“Thank you again, Dr. Carmichael,” the middle-aged woman said sweetly as she walked to the office door. “I do appreciate your seeing me on such short notice.”
“Anything for a patient, Mrs. Bridge,” said the doctor, a handsome African-American man approaching his mid-thirties, with a smile. “You let me know if you have any more trouble sleeping, OK?”
When Mrs. Bridge left, so did Dr. Carmichael’s smile. He scowled as he turned and walked into the private bathroom within his posh Park Avenue office. He scowled at himself, at his reflection in the mirror above the sink.
“Josh Clay,” he said to his reflection, “how’d it ever come to this? Treating rich hypochondriacs, doling out sleeping pills and diet pills and anti-depressants. Damn, man, you’re no better than the street-corner dope-pushers!”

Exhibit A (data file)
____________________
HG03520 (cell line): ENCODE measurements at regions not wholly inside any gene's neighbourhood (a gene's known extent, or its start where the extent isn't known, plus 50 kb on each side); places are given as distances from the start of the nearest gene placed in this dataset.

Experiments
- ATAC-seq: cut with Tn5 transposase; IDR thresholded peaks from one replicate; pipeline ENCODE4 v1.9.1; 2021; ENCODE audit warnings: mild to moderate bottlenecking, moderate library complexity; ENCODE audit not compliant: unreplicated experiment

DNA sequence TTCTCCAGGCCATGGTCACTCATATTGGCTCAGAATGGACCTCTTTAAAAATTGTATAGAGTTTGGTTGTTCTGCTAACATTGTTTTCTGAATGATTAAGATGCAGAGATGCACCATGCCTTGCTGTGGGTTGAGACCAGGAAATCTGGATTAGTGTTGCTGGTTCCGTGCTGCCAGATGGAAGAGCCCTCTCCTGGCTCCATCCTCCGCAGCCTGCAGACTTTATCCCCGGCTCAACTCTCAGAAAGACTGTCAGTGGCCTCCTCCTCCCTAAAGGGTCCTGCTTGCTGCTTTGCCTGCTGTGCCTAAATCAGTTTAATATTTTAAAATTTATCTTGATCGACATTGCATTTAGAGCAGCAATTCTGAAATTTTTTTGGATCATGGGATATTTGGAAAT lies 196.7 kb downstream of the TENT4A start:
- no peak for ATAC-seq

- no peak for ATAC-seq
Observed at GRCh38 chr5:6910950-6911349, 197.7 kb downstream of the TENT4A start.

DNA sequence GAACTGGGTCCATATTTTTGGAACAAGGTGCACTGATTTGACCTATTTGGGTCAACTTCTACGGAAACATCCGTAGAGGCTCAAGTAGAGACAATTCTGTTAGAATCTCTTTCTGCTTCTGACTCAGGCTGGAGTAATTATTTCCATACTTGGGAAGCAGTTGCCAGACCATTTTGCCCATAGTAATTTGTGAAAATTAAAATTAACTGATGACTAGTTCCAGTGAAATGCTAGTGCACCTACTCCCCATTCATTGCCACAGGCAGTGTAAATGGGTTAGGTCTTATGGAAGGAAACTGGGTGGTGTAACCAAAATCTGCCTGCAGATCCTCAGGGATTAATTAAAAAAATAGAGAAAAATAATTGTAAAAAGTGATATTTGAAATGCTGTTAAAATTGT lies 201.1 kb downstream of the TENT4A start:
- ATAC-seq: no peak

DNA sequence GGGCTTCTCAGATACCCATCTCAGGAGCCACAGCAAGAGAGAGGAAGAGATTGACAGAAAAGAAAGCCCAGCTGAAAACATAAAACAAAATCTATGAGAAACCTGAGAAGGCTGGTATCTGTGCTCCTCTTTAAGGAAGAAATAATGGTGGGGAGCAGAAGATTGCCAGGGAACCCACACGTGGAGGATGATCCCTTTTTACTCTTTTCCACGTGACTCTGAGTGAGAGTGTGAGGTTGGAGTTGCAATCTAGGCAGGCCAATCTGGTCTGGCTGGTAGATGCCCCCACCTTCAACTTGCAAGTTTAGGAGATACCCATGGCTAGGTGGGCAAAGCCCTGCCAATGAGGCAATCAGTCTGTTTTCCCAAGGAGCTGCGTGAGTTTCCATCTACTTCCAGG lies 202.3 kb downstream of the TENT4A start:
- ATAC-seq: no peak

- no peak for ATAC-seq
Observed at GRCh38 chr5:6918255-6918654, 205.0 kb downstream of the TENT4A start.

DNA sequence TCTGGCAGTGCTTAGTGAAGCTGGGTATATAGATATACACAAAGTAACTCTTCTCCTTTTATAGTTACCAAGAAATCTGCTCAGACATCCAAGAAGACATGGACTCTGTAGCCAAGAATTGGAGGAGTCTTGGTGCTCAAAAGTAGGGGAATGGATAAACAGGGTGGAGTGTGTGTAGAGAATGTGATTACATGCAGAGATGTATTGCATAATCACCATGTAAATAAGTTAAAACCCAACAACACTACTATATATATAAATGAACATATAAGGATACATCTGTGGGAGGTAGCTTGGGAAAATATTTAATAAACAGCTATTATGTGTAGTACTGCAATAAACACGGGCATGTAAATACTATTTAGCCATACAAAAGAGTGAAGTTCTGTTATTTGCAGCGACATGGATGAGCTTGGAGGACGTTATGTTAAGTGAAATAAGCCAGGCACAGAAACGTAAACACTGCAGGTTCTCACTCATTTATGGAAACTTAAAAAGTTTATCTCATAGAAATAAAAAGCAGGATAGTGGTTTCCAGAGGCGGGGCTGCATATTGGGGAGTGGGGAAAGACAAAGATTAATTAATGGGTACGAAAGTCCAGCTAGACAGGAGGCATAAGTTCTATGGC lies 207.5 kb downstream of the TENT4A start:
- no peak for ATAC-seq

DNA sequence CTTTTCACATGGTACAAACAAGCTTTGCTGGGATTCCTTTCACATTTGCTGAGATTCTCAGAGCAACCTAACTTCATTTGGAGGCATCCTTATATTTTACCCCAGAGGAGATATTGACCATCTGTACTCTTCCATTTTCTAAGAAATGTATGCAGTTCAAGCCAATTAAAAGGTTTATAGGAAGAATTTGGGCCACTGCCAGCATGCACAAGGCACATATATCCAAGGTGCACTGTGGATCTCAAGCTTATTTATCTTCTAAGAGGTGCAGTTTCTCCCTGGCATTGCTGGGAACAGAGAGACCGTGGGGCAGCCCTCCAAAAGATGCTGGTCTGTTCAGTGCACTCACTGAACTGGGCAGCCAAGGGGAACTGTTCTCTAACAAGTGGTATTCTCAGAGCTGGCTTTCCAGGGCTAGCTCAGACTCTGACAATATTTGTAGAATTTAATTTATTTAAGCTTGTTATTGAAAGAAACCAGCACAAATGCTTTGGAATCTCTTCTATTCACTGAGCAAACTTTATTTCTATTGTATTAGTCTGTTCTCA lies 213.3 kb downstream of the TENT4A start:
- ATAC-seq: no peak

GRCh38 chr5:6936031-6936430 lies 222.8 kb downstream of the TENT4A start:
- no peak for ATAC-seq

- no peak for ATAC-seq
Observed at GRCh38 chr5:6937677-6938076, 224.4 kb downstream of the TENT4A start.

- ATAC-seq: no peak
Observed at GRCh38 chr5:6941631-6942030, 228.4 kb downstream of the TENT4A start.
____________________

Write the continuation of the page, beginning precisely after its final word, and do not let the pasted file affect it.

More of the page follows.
The man who had once been Tempest of the Doom Patrol turned away from the mirror, disgusted with himself.
He walked back to his desk and looked at his appointment book. One more patient to see today, and that was nearly an hour away. He turned on the radio, trying to relax, to forget the questions plaguing his mind.
“–negotiations breaking down,” the radio news announcer said. “If an agreement is not reached before midnight Friday, the entire police force of the city will go on strike. The mayor’s office had no official statement, but offered assurance that–“
Joshua Clay, now Dr. Jonathan Carmichael, snapped off the radio with a quick twist of the dial.